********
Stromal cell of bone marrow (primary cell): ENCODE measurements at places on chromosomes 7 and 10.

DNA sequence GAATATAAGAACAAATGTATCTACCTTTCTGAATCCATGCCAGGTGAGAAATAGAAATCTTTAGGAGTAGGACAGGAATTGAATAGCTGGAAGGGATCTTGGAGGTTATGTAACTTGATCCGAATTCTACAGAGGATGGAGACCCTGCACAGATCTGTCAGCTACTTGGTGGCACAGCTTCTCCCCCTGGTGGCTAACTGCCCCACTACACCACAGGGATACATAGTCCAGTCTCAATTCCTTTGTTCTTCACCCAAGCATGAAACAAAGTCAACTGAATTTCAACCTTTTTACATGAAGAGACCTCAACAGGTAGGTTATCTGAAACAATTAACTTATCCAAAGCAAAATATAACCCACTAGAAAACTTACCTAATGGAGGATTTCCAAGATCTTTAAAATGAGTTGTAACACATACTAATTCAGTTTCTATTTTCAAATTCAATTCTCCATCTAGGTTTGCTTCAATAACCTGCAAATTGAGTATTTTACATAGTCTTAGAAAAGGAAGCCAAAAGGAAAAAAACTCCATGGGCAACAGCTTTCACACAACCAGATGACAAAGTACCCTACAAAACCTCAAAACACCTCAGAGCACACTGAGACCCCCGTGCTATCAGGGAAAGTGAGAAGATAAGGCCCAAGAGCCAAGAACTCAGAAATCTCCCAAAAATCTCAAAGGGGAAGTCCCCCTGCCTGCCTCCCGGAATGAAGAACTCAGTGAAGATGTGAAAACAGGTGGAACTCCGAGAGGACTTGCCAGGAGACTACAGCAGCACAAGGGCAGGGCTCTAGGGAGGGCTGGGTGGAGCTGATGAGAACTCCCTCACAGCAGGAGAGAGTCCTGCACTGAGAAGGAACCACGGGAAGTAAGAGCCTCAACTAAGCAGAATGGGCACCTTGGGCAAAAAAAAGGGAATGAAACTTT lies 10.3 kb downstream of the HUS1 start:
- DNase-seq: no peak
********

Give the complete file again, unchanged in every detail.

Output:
Stromal cell of bone marrow (primary cell): ENCODE measurements at places on chromosomes 7 and 10.

DNA sequence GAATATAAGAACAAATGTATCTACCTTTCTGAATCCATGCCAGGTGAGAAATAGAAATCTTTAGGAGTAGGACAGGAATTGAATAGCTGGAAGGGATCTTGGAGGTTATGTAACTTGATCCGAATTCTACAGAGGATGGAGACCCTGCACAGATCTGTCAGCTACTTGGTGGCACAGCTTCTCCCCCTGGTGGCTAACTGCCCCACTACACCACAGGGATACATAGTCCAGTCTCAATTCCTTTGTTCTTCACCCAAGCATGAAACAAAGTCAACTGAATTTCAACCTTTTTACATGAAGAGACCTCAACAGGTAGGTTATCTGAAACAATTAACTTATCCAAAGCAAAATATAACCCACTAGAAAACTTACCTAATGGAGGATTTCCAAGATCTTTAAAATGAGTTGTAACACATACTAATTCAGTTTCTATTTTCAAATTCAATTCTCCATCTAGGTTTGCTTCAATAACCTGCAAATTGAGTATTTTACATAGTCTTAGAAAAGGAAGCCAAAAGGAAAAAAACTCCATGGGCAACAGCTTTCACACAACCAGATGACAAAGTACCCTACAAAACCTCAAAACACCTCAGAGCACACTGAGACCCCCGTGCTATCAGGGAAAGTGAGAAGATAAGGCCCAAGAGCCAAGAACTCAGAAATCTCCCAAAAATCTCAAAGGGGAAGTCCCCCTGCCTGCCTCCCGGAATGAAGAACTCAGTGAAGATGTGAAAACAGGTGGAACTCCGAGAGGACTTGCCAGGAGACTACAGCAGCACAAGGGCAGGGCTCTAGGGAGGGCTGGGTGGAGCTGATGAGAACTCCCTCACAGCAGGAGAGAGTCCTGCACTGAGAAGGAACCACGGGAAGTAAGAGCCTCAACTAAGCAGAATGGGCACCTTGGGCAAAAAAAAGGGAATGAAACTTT lies 10.3 kb downstream of the HUS1 start:
- DNase-seq: no peak